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The Use of Fibrin as an Autologous Scaffold Material for Cardiovascular Tissue Engineering Applications: From In Vitro to In Vivo Evaluation

  • T. C. Flanagan
  • J. Frese
  • J. S. Sachweh
  • S. Diamantouros
  • S. Koch
  • T. Schmitz-Rode
  • Stefan JockenhoevelEmail author
Part of the IFMBE Proceedings book series (IFMBE, volume 22)

Abstract

Introduction: Tissue engineering approaches are being investigated to construct living, autologous implantable cardiovascular structures, which have a post-implantation capacity for growth and remodeling. Our group is focusing on the development of implantable autologous heart valves and vascular grafts, by combining biodegradable scaffolds with an autologous fibrin cell carrier material. The current study reports the pre-clinical application of these fibrin-based structures in a large animal model. Method: For the construction of heart valves and vascular grafts, an autologous mixed cell population was expanded from ovine carotid artery. Heart valves and vascular grafts were cast in customized moulds by combining a cell/fibrinogen suspension (10×106 cells/ml) with a thrombin/CaCl2 solution to initiate polymerization and cell encapsulation around a supporting mesh. The constructs were subsequently conditioned for 3–4 weeks in vitro in a bioreactor system (pulsatile perfusion). Heart valve conduits were then implanted in the pulmonary trunk, while vascular grafts were interposed in the carotid artery. Tissue structure and remodeling were examined in all constructs after 3 months in vivo. Results: All tissue constructs exhibited sufficient mechanical properties for implantation periods of at least 3 months. Histological staining demonstrated excellent tissue development within the constructs. Remodeling of the constructs occurred post-implantation, with the deposition of extracellular matrix proteins, such as type I collagen, and resorption of the initial fibrin scaffold components. Scanning electron microscopy demonstrated a confluent layer of endothelial cells on the blood-contacting surfaces of the implants, while transmission electron microscopy demonstrated viable cells and mature collagen bundles throughout the tissue. Discussion: The use of fibrin as a cell carrier material in cardiovascular tissue engineering applications results in mechanically stable, autologous structures that undergo remarkable tissue development in vivo. Conclusion: Fibrin is a promising autologous scaffold material for the development of implantable structures for the replacement of diseased heart valves and blood vessels.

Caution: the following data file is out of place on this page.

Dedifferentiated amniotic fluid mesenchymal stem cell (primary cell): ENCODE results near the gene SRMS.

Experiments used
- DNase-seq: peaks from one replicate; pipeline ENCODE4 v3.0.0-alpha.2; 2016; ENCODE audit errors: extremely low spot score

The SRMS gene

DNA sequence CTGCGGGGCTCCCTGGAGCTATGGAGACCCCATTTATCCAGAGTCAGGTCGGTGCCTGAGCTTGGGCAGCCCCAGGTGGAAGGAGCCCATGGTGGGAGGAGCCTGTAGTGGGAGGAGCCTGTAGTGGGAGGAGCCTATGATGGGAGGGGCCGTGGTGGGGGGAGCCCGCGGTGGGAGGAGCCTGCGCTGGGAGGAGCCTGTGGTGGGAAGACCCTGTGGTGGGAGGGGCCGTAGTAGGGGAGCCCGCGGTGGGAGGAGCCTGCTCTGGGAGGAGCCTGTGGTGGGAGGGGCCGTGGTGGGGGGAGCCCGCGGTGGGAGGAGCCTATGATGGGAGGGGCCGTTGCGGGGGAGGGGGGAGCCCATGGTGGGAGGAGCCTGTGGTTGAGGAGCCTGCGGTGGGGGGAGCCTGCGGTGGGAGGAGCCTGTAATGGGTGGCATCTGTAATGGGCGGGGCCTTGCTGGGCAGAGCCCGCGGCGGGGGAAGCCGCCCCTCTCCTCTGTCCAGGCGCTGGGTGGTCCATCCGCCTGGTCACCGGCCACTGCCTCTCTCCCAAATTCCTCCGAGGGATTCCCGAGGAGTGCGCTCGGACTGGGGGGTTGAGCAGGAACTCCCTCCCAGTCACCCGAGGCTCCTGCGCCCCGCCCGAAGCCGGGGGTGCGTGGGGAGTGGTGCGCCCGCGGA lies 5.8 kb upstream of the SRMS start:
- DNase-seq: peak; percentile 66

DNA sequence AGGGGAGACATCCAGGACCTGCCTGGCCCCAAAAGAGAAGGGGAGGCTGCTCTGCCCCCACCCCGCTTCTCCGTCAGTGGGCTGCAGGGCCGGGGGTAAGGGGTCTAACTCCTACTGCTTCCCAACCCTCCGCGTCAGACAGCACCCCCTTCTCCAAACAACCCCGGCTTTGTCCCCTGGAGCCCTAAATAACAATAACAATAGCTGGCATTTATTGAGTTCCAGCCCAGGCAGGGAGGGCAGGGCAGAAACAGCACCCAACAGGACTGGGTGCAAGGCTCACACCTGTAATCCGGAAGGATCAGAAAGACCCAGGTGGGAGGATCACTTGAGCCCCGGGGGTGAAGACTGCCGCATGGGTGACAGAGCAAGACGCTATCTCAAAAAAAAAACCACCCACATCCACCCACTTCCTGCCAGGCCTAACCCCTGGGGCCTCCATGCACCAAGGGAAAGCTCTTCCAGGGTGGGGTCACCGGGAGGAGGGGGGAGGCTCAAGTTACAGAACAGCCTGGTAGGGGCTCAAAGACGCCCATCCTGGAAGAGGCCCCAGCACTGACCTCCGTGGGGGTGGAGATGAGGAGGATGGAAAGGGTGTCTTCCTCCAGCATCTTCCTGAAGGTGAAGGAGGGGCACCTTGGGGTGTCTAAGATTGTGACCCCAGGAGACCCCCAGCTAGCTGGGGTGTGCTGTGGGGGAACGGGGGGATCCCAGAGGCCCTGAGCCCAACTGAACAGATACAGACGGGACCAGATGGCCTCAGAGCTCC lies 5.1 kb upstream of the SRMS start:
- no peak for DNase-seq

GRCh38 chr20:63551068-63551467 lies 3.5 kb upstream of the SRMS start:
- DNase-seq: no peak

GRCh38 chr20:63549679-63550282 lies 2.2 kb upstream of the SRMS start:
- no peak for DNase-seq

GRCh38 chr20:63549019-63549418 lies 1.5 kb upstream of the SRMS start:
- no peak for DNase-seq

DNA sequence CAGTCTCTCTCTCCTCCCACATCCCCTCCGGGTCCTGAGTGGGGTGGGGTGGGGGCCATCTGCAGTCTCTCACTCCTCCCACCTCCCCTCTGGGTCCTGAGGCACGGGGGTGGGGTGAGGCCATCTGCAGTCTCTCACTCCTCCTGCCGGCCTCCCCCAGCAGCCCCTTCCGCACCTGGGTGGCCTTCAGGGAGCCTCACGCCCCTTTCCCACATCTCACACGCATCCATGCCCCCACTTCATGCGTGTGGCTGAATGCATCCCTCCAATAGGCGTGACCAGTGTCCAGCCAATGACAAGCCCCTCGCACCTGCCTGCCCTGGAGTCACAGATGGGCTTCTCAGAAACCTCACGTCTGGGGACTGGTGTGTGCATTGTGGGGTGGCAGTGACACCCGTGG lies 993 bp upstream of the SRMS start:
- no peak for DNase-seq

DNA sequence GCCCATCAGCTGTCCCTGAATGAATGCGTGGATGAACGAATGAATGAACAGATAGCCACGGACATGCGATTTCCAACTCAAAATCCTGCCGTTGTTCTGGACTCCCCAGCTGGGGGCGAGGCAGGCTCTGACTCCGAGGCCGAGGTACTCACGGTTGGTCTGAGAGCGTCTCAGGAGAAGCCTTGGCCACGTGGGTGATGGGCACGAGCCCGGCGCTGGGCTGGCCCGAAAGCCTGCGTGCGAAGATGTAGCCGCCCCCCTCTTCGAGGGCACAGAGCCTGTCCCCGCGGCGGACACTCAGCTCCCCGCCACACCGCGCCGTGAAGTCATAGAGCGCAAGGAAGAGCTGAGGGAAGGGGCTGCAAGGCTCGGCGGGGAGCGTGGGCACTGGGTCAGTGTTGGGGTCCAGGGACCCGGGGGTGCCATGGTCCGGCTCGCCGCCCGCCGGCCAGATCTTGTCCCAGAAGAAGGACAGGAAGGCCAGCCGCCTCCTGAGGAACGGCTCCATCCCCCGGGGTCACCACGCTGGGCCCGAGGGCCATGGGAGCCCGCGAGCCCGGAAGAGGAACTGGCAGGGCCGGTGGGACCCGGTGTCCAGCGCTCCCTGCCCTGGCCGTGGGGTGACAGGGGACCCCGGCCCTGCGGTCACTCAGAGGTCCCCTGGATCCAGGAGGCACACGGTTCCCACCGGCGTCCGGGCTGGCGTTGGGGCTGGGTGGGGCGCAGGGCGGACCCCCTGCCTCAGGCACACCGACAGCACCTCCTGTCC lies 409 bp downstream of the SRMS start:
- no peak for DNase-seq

Keywords

Fibrin tissue engineering heart valve vascular graft bioreactor 

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Copyright information

© Springer-Verlag Berlin Heidelberg 2009

Authors and Affiliations

  • T. C. Flanagan
    • 1
  • J. Frese
    • 1
  • J. S. Sachweh
    • 2
  • S. Diamantouros
    • 1
  • S. Koch
    • 1
  • T. Schmitz-Rode
    • 1
  • Stefan Jockenhoevel
    • 1
    Email author
  1. 1.Department of Applied Medical Engineering, Helmholtz Institute for Biomedical EngineeringAachen UniversityAachenGermany
  2. 2.Department of Pediatric Cardiac SurgeryUniversity Hospital AachenAachenGermany

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